Germany set for first far-left regional premier since the fall of the Berlin Wall 25 years ago

Leading Left Party member Bodo Ramelow's appointment is due to be confirmed in early December following the defeat of Angela Merkel's ruling conservative Christian Democrats in Thuringia

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The Independent Online

A politician from the formerly communist Left Party is set to become Germany’s first far-left regional premier since the fall of the Berlin Wall and lead a coalition that could serve as a blueprint to oust Chancellor Angela Merkel from national government in 2017.

Bodo Ramelow, a leading member of the Left Party, which succeeded former East Germany’s ruling communist party, is on course to become prime minister of the eastern state of Thuringia under a deal which will see his party form a coalition with the left-of-centre Social Democrats and Greens.

His appointment, due to be confirmed in early December, follows the left’s defeat of Chancellor Angela Merkel’s ruling conservative Christian Democrats in Thuringia in a state election held in September. “We will pursue pragmatic policies,” Mr Ramelow said, adding that he wanted to encourage “reconciliation” between his party and the victims of communist rule.

Commentators were quick to point out that if the so-called “red-red-green” alliance were copied at national level it would pose a serious political threat to Angela Merkel and have the potential to oust her during Germany’s next general election in three years’ time.


Ms Merkel’s conservatives have categorically ruled out any form of political alliance with the Left Party. They frequently dismiss the organisation outright because of its totalitarian roots. Until recently the centre-left Social Democrats also flatly ruled out the idea of a coalition with the Left Party at national level.

The main practical objections have been the Left Party’s vehement opposition to German military involvement in Nato missions and its criticism of current German policies on Russia and Europe.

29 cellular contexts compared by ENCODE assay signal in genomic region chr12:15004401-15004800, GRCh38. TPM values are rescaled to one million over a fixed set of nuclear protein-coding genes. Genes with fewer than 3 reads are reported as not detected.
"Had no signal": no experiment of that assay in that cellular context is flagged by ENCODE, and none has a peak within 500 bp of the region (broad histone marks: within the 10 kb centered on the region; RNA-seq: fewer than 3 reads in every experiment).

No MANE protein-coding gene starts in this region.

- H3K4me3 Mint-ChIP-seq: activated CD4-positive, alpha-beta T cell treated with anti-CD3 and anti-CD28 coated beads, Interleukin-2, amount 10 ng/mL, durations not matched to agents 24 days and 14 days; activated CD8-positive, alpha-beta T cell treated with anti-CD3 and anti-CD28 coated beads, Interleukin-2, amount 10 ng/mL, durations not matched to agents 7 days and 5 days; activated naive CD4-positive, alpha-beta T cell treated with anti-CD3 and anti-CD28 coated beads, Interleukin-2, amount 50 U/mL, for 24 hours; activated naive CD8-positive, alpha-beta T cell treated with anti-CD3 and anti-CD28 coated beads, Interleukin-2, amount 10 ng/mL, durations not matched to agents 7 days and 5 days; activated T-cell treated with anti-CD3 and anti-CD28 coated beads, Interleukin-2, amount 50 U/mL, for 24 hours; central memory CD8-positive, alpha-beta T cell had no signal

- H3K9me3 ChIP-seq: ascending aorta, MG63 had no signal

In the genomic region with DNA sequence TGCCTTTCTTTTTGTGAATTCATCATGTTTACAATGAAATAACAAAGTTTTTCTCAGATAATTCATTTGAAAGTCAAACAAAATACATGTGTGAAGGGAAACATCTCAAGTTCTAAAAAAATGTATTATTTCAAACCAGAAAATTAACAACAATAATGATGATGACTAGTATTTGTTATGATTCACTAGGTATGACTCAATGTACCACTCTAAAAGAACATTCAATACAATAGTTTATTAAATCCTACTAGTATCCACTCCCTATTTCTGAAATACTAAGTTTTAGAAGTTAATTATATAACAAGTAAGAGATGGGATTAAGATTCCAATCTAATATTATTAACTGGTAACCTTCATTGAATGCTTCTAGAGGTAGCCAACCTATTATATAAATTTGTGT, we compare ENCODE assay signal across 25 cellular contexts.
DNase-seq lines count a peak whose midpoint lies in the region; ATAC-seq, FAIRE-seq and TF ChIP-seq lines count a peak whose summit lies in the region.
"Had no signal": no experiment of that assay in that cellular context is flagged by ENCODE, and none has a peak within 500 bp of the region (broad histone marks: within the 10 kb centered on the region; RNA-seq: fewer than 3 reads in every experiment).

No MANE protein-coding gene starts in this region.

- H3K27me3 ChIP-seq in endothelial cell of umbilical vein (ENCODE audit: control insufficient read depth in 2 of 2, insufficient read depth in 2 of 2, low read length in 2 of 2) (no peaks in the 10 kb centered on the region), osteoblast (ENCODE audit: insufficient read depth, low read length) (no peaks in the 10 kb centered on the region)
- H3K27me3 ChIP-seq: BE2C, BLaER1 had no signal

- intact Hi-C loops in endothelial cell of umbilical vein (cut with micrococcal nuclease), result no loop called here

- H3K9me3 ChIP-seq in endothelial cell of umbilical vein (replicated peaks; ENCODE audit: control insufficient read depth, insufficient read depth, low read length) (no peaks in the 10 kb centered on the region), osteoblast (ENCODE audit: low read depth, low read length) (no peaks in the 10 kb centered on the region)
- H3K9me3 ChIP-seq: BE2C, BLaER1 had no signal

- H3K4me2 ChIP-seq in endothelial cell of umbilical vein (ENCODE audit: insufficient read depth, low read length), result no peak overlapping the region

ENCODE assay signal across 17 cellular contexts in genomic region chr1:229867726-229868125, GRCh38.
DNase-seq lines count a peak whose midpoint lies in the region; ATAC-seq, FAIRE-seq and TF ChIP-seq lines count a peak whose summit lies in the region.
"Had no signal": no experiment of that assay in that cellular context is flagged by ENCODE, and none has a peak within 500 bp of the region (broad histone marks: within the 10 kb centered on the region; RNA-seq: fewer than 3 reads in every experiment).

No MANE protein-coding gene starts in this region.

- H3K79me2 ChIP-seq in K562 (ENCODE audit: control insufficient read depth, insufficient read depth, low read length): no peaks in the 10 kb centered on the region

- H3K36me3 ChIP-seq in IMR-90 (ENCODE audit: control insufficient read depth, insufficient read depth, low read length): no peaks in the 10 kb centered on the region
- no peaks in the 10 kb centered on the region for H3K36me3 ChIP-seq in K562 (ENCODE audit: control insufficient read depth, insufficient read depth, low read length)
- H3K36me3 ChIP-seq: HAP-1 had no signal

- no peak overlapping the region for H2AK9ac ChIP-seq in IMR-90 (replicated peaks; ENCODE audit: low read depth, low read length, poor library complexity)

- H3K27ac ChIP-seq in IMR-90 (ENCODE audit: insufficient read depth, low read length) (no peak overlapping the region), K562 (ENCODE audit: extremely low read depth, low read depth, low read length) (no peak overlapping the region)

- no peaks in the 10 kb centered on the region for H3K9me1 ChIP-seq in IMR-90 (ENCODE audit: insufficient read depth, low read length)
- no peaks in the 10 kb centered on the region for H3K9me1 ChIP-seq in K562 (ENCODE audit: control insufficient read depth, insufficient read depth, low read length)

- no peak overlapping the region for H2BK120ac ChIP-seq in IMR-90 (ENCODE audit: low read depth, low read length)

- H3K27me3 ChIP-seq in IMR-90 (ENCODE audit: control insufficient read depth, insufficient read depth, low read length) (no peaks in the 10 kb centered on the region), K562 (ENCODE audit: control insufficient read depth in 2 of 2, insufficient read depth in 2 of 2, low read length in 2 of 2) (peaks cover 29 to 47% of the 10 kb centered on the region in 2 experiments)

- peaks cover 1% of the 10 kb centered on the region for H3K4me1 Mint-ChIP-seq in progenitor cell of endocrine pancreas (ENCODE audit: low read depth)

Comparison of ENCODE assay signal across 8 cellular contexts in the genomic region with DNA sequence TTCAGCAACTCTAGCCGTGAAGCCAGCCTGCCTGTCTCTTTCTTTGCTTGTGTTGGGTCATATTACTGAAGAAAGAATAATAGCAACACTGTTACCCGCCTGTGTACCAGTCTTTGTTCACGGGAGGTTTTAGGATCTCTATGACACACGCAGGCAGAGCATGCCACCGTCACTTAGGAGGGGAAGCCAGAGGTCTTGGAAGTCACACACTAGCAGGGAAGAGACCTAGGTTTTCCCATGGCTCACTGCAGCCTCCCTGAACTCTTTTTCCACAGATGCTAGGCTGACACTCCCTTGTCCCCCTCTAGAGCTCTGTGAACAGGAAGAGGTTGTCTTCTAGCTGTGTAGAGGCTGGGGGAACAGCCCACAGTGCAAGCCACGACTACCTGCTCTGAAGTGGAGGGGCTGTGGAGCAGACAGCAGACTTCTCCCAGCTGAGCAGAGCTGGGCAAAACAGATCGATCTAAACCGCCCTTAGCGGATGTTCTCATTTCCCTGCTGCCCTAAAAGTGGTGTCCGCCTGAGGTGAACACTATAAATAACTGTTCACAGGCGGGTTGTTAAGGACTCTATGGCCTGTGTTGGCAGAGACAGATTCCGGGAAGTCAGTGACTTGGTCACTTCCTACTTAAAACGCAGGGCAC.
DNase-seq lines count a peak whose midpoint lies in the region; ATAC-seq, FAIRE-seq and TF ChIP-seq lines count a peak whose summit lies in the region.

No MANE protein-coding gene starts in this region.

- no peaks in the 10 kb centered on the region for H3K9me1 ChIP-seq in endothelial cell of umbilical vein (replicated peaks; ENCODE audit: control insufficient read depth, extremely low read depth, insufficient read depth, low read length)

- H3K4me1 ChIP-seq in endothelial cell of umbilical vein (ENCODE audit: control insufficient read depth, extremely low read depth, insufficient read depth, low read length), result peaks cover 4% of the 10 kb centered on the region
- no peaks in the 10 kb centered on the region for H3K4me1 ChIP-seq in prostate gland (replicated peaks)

But the political climate in Germany is changing. “Step by step, the Left Party has changed over the past 25 years from being a despised outsider party to one of the established political forces in Germany,” said the conservative Die Welt newspaper, one of the Left Party’s fiercest critics. “At a national level, the Social Democrats and the Greens no longer completely rule out a coalition with the successors to the East German communist party,” it added.

The fall of the Berlin Wall in 1989 (Getty Images)

Sigmar Gabriel, the Social Democrat leader and the deputy Chancellor in Ms Merkel’s grand coalition government in Berlin, has yet to confirm he would support the idea of a red-red-green coalition at national level, however the left wing of his party favours the idea.

The Left Party has shared power in several eastern German states, including Berlin, since the fall of the Berlin Wall. But it has never fielded a state prime minister. Mr Ramelow will be the first.

In an attempt to counter their right-wing detractors, Mr Ramelow’s future coalition issued a statement declaring that it considered former East Germany to have been an “unjust state” in which human rights were habitually abused.

Current political arithmetic suggests that the Left Party would find it difficult to oust Ms Merkel in 2017. Polls suggest that the eurosceptic Alternative for Germany party would split the national vote and make only a repeat of Ms Merkel’s grand coalition possible or, failing that, a coalition of Christian Democrats and Greens. Ms Merkel has said she would not oppose the latter option.